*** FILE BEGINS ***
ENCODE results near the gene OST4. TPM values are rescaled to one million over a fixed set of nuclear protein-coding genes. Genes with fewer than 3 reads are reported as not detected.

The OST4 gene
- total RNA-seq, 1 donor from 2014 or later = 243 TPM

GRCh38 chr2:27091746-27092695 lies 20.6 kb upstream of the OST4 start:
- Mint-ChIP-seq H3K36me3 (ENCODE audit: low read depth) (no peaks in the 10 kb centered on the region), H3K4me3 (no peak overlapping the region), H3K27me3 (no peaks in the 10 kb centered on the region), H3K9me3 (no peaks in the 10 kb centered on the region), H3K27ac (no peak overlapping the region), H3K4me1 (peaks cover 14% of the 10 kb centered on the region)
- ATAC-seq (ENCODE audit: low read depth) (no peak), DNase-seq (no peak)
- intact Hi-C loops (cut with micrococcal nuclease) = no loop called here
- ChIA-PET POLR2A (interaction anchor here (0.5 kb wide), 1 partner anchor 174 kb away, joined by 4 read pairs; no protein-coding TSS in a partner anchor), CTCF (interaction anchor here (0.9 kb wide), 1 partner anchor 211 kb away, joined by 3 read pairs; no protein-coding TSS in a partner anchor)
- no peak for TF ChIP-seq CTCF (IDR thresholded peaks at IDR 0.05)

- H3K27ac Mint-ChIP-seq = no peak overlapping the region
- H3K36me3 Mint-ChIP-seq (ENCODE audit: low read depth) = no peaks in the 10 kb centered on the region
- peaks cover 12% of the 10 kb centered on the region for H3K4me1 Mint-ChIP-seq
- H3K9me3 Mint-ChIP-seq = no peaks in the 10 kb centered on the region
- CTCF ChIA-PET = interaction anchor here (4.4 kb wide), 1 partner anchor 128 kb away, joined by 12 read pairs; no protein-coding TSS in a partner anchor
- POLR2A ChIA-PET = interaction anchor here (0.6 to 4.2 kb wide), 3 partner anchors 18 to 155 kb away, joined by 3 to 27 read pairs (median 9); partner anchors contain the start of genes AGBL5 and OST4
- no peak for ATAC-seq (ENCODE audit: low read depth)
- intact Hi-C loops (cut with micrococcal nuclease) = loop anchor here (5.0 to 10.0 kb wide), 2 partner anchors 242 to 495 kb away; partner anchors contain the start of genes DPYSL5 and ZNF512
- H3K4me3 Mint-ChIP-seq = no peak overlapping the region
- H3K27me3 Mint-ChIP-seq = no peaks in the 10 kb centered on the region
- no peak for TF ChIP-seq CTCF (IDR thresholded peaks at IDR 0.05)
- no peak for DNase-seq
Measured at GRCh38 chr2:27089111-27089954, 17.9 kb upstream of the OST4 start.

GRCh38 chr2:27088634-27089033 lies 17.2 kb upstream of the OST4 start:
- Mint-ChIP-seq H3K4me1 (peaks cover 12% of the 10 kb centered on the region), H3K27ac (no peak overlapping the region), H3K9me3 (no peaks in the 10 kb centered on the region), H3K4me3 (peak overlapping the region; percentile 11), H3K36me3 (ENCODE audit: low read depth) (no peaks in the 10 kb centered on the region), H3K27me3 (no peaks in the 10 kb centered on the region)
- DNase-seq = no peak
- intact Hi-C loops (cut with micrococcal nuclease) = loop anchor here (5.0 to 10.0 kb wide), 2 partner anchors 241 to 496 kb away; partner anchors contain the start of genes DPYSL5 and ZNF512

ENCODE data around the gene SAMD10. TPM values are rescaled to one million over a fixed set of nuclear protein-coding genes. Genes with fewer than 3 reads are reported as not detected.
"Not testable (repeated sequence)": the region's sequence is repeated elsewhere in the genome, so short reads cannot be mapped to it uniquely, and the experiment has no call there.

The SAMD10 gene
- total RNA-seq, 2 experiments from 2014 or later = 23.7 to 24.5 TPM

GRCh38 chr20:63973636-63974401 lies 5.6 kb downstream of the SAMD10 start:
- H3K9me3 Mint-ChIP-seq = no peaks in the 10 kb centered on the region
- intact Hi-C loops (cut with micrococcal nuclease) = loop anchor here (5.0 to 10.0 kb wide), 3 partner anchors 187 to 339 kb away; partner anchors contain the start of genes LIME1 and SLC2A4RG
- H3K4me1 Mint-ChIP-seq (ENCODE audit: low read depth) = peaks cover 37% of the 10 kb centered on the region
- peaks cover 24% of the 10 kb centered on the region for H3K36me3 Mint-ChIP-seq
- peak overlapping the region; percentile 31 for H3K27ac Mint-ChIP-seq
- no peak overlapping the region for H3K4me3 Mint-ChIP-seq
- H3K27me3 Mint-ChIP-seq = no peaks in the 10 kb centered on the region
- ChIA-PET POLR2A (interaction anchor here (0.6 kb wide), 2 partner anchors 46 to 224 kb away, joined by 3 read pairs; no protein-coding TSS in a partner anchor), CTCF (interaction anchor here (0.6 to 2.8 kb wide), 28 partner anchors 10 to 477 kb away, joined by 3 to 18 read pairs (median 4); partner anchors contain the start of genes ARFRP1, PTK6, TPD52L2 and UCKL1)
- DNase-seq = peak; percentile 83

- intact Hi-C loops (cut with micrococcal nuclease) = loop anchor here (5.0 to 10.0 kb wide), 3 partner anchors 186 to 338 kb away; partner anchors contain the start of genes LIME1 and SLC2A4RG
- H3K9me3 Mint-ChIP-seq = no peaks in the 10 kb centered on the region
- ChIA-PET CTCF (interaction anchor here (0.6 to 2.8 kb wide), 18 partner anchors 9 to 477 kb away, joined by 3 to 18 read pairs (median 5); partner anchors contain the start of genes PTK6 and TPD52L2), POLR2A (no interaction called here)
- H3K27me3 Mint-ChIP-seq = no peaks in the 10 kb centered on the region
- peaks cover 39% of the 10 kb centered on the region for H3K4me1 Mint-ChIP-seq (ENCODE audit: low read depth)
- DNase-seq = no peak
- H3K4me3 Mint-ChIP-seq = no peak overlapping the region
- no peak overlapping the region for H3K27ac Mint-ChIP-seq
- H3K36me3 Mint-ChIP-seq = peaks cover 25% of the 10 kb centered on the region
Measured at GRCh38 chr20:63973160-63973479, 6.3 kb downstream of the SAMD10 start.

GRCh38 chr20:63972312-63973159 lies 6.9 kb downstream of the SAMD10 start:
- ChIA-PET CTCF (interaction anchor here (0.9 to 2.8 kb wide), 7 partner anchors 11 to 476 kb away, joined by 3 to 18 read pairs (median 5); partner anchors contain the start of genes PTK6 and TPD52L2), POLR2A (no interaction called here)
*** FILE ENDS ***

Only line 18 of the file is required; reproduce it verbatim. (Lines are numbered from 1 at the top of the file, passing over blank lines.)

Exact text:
- H3K4me3 Mint-ChIP-seq = no peak overlapping the region